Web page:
Those who braved the near 6-degree chilly ocean water to celebrate this annual start of the year tradition did so with smiles and insidious pressure from the masses. New Year's Day at 2:30 p.m., children, adults of all ages in their bathing suits jumped up and down to keep warm. They had come for the 90th Annual Polar Bear Swim.
Roughly 100 swimmers crowded the English Bay banks while not-so-daring onlookers flooded in to watch in areas boxed off below by wooden fences and police guards.
1:30 was not too early to catch some polar bears wandering around the beach, walking around and taking a glimpse at other costumes. From leprechauns to a full body length wetsuit with a Santa hat, to a family of Vikings including their young son.
Some groups stayed together to keep warm, while others had a little something else up their sleeve. When passing by, it was very much like a dose of 1 keg of beer. Either, leftovers from New Year’s Eve or the just recent pump of adrenaline to keep the swimmers psyched.
At the end of it all, it was hard to tell the swimmers from the onlookers, because everyone was wet. Some wore shorts in anticipation of getting drenched. Everyone was soaked to the bone, but the wet weather didn’t dampen any spirits. If anything, it fueled the festival's high spirits.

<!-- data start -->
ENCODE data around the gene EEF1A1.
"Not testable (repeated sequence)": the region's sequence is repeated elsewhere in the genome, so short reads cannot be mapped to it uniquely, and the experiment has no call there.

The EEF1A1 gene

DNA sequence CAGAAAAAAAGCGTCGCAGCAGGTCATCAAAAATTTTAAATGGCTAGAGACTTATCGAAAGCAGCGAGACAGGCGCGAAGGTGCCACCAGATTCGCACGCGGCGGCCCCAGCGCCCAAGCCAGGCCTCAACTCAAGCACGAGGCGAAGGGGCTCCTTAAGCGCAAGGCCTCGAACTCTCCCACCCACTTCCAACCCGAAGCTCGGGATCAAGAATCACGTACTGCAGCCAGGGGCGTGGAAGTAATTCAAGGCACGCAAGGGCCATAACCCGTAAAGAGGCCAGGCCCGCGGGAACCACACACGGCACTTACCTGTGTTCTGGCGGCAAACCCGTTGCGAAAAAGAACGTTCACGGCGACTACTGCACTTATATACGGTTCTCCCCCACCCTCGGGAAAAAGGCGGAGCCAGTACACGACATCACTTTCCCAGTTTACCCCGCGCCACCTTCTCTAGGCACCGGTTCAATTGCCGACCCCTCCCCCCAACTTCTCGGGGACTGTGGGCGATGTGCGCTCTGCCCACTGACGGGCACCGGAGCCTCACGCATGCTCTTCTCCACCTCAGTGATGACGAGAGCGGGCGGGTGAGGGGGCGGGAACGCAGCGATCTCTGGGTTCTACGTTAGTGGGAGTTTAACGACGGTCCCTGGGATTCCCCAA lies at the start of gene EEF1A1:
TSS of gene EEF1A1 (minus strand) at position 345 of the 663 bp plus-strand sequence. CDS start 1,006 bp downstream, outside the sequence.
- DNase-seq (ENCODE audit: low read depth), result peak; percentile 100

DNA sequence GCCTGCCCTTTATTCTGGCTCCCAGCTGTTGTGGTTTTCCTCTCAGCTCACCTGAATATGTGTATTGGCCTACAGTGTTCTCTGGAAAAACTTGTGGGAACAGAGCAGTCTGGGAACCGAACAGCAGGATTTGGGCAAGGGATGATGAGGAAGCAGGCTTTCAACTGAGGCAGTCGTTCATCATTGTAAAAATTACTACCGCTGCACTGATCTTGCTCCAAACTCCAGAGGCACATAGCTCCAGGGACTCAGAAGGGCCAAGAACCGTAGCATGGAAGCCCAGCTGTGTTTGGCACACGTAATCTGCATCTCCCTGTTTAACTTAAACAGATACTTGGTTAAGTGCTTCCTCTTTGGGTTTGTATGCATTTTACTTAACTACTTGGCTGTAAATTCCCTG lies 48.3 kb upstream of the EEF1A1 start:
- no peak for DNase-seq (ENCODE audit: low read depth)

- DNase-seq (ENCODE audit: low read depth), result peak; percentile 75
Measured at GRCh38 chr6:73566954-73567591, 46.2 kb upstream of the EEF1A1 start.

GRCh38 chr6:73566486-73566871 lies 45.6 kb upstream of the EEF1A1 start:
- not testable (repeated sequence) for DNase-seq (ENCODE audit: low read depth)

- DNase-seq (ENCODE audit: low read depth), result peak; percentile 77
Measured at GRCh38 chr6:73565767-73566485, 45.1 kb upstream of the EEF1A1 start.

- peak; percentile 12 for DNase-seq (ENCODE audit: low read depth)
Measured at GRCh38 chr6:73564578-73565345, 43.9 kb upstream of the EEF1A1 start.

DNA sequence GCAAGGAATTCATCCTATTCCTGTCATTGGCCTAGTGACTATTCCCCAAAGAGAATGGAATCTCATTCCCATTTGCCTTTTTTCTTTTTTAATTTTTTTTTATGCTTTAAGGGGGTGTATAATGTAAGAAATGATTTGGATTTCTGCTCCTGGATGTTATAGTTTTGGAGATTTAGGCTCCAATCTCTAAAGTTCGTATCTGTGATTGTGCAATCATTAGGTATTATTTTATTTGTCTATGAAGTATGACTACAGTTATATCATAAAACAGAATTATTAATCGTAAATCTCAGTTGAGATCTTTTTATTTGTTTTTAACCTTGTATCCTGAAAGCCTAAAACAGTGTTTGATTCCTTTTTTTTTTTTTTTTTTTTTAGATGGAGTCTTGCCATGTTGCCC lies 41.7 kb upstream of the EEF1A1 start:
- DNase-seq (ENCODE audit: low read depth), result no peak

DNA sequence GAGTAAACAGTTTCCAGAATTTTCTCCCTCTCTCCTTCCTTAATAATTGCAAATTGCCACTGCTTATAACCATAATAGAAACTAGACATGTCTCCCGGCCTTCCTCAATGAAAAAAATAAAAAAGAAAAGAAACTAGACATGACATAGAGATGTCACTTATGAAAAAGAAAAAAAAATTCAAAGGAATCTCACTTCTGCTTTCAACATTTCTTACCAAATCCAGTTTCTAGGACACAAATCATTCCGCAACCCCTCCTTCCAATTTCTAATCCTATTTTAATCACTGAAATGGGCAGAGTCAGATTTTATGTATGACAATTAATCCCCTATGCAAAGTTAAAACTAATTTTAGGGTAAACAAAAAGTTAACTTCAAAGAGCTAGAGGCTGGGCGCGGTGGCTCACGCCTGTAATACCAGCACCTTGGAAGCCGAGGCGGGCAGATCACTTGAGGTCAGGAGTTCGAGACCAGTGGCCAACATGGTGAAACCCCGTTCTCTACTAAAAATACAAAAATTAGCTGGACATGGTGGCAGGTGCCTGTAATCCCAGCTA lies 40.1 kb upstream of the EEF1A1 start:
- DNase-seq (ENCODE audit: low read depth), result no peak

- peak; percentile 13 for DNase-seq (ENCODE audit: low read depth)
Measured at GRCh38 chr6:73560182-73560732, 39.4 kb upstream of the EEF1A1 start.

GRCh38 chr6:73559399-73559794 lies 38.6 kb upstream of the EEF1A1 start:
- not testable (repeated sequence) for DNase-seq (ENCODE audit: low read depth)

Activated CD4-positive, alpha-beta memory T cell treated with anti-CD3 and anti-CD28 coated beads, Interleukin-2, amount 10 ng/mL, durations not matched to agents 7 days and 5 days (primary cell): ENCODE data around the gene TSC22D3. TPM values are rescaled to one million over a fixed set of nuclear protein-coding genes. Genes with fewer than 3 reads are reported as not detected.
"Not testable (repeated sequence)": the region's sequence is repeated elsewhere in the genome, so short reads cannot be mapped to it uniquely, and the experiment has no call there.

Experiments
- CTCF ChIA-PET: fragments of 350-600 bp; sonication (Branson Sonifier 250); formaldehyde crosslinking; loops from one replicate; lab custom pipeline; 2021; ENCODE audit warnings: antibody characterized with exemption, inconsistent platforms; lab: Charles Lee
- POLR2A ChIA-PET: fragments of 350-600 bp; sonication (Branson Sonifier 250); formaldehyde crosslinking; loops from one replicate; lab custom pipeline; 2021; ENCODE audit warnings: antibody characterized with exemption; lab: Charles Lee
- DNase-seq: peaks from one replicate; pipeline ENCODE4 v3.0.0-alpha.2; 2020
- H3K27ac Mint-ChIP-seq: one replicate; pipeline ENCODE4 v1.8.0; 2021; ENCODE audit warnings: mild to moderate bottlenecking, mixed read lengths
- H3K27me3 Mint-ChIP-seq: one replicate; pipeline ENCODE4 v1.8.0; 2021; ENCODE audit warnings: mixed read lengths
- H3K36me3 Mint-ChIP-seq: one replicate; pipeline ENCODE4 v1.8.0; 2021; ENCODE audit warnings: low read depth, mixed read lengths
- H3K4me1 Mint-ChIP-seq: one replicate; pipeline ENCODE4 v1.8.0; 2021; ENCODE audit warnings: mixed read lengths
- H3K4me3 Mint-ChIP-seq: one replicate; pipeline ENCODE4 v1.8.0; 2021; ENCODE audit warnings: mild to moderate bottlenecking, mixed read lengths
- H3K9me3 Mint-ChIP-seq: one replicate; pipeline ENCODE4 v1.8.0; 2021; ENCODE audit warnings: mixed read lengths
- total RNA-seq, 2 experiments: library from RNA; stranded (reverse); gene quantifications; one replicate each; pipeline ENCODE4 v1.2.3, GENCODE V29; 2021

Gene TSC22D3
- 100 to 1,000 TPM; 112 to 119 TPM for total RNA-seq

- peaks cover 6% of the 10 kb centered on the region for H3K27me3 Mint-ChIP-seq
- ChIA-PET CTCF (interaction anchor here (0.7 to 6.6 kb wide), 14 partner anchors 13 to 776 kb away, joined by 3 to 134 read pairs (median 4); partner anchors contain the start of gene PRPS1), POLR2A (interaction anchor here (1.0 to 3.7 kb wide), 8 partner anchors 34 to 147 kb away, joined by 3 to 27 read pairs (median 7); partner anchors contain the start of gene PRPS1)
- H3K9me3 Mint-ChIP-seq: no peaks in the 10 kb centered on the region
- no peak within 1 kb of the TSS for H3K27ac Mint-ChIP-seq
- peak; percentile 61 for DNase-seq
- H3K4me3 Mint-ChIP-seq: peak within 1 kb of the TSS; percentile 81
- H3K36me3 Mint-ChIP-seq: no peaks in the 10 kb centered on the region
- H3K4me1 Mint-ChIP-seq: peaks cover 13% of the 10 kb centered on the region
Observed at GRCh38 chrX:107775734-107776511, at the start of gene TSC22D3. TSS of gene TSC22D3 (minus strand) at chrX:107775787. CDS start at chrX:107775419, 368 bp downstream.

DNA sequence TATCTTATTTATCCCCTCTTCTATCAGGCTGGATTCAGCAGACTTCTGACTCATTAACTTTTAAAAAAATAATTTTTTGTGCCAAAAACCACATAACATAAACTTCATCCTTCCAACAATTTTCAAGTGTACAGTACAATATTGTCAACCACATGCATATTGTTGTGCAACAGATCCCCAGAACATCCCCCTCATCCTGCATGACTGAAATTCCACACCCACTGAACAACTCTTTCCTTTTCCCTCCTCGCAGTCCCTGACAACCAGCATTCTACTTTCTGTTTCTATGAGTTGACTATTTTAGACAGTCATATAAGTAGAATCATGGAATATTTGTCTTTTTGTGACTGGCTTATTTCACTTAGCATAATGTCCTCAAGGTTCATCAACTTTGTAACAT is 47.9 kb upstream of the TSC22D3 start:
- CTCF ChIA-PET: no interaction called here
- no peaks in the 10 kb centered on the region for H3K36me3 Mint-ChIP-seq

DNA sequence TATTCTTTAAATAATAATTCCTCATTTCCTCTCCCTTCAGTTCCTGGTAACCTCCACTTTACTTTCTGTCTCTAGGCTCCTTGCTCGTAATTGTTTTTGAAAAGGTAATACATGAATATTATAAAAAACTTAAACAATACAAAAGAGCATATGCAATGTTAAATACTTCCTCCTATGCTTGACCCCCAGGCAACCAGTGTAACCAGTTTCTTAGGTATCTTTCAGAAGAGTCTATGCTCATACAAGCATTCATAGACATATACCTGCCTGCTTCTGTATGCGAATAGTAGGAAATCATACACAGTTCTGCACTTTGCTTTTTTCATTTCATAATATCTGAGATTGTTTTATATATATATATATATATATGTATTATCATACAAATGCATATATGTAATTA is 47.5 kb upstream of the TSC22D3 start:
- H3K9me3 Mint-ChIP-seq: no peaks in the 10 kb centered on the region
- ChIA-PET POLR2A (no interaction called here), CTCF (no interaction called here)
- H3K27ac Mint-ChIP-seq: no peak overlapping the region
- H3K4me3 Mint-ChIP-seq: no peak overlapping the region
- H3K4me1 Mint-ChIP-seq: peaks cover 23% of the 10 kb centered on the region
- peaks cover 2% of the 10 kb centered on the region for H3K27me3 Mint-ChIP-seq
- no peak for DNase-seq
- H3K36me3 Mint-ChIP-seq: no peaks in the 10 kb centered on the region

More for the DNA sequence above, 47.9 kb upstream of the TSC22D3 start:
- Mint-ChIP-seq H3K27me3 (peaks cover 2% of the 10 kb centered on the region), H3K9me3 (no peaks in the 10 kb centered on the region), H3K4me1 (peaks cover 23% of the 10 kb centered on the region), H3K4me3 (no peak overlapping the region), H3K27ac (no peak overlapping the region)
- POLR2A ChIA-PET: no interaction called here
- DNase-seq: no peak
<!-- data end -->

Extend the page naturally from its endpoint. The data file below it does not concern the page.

The reasons for joining varied.
Erin from Abbotsford said, “I’ve always wanted to do the polar bear swim. This is my first one. It's one of those things I want to do before I die. What’s special about this is that this is a year for me to remember and to kick start the beginning of it all. This is a great way to say I’m going to remember 2010. It’s 2010 and every other year has been the same and you can’t remember one year from another.”
Some joined for the craze of it all, others wanted to try something new, and the more professional Polar Bear swimmers knew to keep their clothes on before the start of the swim.
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